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Higher ed is trying to wrap its collective head around the announcement of 2U's $800 million acquisition of edX.
There is much to chew on regarding what this deal means for current edX and 2U partners, global learners, and the broader postsecondary ecosystem.
In our first (and admittedly raw) take on this deal, we want to focus on two questions:
Why is 2U spending $800 million to buy edX? And why is edX selling?
There are, of course, many answers to these questions. Moves like this are complicated. But if we were going to list the No. 1 reason as to why this deal is happening, it would be Coursera.
Coursera's March 31 initial public offering created a public company that is now valued at almost $6 billion. A well-capitalized online platform company like Coursera represents a potential existential threat to the traditional online program management model, at least in the medium to long term.
This is, in part, because the highest variable cost for OPM-enabled online programs is marketing and enrollment management. OPMs spend as much as 20 percent of overall revenues to bring in paying students. Coursera’s 80 million global learners allow them to spend considerably less.
At the same time, Coursera has been signaling that its future will be one of building on its platform strategy to begin to offer more bundled (OPM-like) services. It is an open question if Coursera will be able to provide a more comprehensive bundle (instructional design, project management, media, in addition to marketing), but if they did so, it would make them an even greater strategic threat to existing OPMs.
This may very well be the disruptive innovation that the late Clay Christensen was expecting.
For 2U, the thinking behind the acquisition was likely that the 39 million learners on the edX platform would ultimately enable the company to scale more rapidly. As 2U notes in their announcement, the combination of 2U and edX “will reach over 50 million learners globally, serve more than 230 partners, and offer over 3,500 digital programs.”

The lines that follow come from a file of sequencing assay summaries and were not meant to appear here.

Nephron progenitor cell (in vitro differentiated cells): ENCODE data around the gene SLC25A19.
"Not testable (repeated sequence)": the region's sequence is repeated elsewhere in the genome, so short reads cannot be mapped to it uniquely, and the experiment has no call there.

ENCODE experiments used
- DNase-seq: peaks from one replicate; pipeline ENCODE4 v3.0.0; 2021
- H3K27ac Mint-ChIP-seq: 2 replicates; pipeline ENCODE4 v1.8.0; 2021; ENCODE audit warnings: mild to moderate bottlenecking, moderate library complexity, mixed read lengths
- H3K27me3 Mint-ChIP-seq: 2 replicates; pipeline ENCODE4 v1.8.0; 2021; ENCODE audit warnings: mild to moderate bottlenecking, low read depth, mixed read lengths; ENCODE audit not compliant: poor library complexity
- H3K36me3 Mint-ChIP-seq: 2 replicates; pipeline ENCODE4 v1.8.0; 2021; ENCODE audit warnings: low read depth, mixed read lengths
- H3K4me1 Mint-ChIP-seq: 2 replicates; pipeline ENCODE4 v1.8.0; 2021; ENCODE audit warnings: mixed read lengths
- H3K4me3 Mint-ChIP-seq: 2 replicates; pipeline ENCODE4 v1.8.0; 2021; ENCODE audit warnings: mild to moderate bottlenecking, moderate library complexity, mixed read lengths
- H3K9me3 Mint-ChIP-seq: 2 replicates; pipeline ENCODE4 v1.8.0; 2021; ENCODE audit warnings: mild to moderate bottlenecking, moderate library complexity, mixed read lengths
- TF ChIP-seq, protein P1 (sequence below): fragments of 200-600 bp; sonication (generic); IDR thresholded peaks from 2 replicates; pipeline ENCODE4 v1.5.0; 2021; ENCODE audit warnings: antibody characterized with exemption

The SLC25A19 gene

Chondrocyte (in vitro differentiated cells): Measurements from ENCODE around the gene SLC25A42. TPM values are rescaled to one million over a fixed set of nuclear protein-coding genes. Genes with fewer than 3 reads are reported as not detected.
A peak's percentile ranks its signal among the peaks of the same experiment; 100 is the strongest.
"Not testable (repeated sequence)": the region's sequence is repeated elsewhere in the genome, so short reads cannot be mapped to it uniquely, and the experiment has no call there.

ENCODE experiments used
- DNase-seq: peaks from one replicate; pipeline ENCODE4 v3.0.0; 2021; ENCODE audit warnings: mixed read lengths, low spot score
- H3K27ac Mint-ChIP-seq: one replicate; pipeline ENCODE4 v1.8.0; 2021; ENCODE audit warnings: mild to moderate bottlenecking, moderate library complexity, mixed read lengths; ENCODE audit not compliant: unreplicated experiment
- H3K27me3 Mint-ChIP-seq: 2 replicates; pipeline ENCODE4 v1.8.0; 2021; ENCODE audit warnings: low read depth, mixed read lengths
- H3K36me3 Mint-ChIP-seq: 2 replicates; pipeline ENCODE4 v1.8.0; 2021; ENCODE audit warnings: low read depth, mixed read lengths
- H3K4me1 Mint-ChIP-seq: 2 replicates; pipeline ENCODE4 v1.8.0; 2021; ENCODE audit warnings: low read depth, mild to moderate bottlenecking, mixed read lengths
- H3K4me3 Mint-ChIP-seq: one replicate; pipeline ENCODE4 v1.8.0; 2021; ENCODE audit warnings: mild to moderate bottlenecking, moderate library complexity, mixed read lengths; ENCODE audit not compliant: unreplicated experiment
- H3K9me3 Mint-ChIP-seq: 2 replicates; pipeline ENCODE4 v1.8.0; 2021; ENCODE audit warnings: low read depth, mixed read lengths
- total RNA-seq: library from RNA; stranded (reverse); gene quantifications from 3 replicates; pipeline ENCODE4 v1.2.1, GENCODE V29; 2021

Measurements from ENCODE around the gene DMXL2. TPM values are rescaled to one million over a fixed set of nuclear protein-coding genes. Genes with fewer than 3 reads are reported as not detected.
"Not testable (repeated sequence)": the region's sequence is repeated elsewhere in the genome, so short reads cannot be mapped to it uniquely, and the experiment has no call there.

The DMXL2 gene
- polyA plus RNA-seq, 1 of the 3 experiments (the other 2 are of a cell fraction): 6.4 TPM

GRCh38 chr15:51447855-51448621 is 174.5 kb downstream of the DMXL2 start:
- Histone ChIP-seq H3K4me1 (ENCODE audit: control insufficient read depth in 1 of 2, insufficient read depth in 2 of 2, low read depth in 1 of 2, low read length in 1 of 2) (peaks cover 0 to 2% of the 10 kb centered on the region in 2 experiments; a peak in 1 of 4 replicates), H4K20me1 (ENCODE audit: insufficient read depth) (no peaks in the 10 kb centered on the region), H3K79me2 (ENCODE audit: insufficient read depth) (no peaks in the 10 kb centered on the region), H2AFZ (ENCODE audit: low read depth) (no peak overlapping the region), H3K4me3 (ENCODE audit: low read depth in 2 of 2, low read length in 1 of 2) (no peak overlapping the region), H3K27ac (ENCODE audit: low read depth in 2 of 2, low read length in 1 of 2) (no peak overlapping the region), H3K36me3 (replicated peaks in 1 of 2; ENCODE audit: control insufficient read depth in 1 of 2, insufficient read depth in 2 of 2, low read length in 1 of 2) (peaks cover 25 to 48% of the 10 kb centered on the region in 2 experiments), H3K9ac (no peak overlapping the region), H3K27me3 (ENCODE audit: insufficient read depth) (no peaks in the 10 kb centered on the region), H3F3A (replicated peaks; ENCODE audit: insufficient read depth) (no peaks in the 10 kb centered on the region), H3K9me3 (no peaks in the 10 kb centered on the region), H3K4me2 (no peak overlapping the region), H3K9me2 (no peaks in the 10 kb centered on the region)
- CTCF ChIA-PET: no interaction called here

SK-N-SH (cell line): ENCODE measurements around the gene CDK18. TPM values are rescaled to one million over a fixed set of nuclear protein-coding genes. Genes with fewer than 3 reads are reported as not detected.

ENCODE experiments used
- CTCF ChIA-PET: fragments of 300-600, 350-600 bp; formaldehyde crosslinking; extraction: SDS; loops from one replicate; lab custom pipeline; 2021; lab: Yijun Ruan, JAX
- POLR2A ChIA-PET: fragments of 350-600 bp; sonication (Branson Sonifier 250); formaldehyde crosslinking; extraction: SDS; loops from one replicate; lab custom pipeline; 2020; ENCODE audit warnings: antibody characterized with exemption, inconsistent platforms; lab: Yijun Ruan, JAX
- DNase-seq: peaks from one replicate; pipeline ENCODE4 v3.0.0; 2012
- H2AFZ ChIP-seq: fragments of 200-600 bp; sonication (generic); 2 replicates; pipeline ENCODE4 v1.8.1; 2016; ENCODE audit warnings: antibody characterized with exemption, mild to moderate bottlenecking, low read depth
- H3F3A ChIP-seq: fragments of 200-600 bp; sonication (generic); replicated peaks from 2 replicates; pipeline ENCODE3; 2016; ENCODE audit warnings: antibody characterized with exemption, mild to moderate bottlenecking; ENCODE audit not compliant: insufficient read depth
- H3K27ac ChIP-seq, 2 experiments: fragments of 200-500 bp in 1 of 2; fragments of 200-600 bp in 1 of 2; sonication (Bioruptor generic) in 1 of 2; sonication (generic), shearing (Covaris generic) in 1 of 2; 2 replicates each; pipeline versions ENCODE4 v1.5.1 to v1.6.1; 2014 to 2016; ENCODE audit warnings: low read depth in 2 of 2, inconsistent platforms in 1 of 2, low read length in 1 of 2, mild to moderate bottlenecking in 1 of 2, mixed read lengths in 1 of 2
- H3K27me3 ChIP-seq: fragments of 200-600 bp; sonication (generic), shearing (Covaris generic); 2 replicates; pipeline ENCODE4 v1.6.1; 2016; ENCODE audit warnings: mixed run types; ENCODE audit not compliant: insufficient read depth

With a much bigger global footprint in learners and schools, 2U could accelerate its growth plans while also potentially driving down student acquisition costs. Through edX's portfolio of open noncredit courses and programs, 2U could possibly turn enough of those learners into paying customers of 2U's portfolio of noncredit and degree programs to make the acquisition worth the investment.
On the edX side, the Coursera IPO made it difficult for a nonprofit to fully compete in the platform space.
Coursera has the capital to make long-term investments and big bets. Coursera now has the luxury of focusing on building out a three-sided platform strategy (learners, universities and organizations), knowing that at a certain scale, a virtuous flywheel will ultimately spin into profits.
A nonprofit like edX was always going to have a hard time competing in a platform business dependent on scale. Without a partner like 2U, edX could not tap the public markets to get the funds it needed to grow as quickly as it would need to spin that virtuous flywheel. Nor could edX offer the bundled services that OPMs now provide.
Reaching a certain scale was always going to be more challenging for edX alone. Pairing a scaled platform (edX) with a full-service bundled OPM provider (2U) makes sense if scale is the primary motivation for its work.
In this regard, from the perspective of 2U and edX, this acquisition has a certain kind of logic and even has the potential to change the field.
More learners on the 2U and edX platforms mean that the acquisition cost per learner will go down, potentially making certificates and degrees more affordable. If certificates and degrees get more affordable, more learners might come on to the platform. As the economics of scaled online education improves, more school partners might sign up.
Then again, the online field is not one that has historically passed on these cost savings to the learners or to the schools.
As we said, there is a great deal to unpack about this deal.
We need to consider what this acquisition of a nonprofit scaled online platform by a for-profit OPM means for schools and learners.
We need to think about what the deal means for edX partner universities, the schools that build and run the online courses and programs that make up edX.
We need to think about the implications of this deal on issues like student data -- and the question of 2U's ability (or not) to market 2U-powered programs to existing and new edX learners.
And we will all want to know how MIT and Harvard will leverage their new nonprofit to further the original goals of improving educational access and advancing quality with the funds realized from the deal.
As to the question, if this deal is truly good for schools and learners, that is a question that we will all have to try to answer together.
Full disclosure: We both work at schools that partner with some combination of edX, 2U and Coursera.